K-Fried-C: Killer Joe’s Reflection of Human Interaction in the Age of Social Media
Social media has literally changed the entire world. From creating uncountable communities great and small, to expanding our reach and allowing connections the world over, to creating billions of collars of customer data, social media is an ever-evolving juggernaut that reworks the fabric of society in a heartbeat.
As social media changes how we interact with each other online, the effects spread to our offline interactions. Character dynamics in stories reflect society, and as culture curves towards more online activity and more online influence, it is reflected in print and film. The expansion and fragmentation of social media is reflected in the Smith family in Killer Joe, as the genie is unleashed and cannot be contained, forever changing their lives in unexpected and tragic ways.
The Smith family relationships are already fractured as the film begins. Ansel is on his second wife, Sharla, and their favorite hobby is being disgusted at each other. Chris begins the film being thrown out of his mother’s place, having committed violence against his mother after she stole his drugs, causing him to owe far too much money to a local gangster. And Dottie is always in her own little world, rapidly switching from childlike innocence to implausible omnipresent knowledge at the drop of a hat.
Instead of “likes” and “retweets”, the Smith family deals in “anger” and “screaming” They are the living embodiment of getting into a political argument on Facebook, where suddenly your relatives that you’ve loved forever start spouting abhorrent viewpoints that make you question their humanity. The Smiths scream and some openly hate each other. Chris and Sharla do nothing but scream insults at one another, barely containing their contempt to just throttle the other. As internet discourse takes over, the veil that polite society limits such squabbles to sniping and occasional remarks is long abandoned. In order to get any point across, the easiest way is to yell and scream the loudest. As the family’s arguments increase in volume, the screaming gets louder and more violent. Like online, no one filters what they think, everyone just ramps things up.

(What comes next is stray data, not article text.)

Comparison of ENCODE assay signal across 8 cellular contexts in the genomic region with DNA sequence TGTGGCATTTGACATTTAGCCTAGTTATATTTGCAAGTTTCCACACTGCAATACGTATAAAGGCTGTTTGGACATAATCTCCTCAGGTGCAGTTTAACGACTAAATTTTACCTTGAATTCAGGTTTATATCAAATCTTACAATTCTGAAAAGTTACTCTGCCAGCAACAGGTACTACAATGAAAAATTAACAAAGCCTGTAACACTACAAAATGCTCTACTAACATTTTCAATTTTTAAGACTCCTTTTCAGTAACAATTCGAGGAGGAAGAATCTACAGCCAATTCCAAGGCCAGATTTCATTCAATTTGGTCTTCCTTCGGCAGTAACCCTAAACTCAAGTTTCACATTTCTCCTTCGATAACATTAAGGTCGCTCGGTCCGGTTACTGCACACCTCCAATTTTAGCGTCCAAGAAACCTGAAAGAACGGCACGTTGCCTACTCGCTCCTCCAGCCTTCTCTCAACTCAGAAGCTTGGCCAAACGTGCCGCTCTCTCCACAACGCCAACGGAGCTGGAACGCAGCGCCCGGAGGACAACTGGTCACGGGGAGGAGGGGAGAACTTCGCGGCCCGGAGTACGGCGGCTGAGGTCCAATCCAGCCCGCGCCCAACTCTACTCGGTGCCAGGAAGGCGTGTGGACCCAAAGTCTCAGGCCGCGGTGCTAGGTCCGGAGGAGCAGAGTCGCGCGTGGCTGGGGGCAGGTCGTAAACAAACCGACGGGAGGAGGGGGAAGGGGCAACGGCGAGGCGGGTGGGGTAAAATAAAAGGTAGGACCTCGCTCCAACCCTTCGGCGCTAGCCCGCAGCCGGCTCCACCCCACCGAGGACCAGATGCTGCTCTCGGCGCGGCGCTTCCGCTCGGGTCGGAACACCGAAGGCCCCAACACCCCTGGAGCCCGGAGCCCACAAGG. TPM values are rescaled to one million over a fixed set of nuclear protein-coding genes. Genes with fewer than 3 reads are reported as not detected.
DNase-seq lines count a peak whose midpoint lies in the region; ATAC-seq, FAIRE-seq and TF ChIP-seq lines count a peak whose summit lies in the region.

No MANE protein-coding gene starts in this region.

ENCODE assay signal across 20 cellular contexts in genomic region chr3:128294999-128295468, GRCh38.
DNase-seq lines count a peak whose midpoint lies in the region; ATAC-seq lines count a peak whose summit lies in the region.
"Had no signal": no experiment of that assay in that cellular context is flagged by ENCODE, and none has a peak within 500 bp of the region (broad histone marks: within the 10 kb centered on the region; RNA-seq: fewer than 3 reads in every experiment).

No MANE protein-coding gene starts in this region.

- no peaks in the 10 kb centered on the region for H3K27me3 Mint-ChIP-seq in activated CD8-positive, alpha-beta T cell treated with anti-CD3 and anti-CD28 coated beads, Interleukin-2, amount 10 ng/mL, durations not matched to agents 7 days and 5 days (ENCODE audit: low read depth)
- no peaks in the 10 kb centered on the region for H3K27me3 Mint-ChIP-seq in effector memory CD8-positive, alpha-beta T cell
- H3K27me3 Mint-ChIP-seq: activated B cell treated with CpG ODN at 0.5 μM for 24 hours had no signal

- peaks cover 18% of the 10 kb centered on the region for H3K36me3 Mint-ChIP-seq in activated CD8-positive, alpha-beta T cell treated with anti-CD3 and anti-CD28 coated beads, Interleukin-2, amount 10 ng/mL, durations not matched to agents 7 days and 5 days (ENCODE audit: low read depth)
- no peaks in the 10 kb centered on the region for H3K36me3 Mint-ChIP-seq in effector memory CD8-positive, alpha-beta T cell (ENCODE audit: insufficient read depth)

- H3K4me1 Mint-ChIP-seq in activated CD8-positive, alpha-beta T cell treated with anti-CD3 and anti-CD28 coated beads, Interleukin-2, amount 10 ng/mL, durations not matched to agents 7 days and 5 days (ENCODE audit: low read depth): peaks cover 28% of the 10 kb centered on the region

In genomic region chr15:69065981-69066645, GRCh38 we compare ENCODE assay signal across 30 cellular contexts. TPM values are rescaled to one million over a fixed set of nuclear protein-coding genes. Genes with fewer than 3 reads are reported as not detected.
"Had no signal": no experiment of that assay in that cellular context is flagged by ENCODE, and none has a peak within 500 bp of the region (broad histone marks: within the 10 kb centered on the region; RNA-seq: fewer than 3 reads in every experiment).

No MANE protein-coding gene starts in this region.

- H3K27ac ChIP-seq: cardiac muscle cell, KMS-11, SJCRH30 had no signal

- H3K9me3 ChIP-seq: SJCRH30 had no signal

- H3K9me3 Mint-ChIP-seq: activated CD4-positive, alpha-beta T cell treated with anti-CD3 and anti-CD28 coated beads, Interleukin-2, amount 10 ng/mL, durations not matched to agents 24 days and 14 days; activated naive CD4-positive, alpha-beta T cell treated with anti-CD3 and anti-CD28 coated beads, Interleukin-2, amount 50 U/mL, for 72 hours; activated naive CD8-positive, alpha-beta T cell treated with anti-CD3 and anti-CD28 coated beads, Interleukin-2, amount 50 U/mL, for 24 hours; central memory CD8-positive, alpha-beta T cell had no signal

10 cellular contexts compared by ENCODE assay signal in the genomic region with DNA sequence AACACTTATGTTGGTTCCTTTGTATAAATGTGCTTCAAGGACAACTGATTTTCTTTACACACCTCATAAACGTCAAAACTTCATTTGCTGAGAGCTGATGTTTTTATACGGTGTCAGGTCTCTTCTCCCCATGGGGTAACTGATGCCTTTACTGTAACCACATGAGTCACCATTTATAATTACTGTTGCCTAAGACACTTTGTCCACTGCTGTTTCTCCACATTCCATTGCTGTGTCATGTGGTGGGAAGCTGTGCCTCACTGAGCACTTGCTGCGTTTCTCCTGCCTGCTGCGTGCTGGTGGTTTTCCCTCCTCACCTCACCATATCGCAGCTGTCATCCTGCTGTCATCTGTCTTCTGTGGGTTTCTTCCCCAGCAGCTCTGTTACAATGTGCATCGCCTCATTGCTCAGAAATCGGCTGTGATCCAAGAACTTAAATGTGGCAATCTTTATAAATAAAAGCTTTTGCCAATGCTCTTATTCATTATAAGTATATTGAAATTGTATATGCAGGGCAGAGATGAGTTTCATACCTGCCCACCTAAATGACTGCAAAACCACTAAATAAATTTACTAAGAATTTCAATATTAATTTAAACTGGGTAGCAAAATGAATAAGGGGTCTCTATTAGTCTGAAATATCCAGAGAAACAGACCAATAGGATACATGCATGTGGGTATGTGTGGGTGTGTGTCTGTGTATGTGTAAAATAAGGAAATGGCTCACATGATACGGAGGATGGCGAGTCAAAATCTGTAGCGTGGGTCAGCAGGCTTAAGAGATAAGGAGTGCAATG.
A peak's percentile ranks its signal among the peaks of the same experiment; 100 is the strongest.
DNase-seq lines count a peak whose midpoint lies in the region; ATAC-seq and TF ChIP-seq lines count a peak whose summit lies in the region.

The trigger that changes things is the introduction of Joe Cooper to the mix. Soon all relationships are formed around Joe and the plan hatched with him. Joe becomes the center of their society. Their own little social network has twisted, a new king has been crowned. Soon the arguments will increase in viciousness, followed by bannings and ragequitting. But as this is the real world, violence has consequences, and logging out means you are dead.
Chris’s simple plan to murder his mother in order to get insurance money to pay off the gangsters threatening his life balloons far beyond the intended consequences. Like many plans on message boards and websites, it is poorly thought out, relies on one person to do most of the work, and fails to materialize any substantial results. The Smith family is trapped in their small social circle, reinforcing each other that the plan is a good idea. If anyone with common sense was to try to voice objections, the would be shouted down, forced into line or booted out.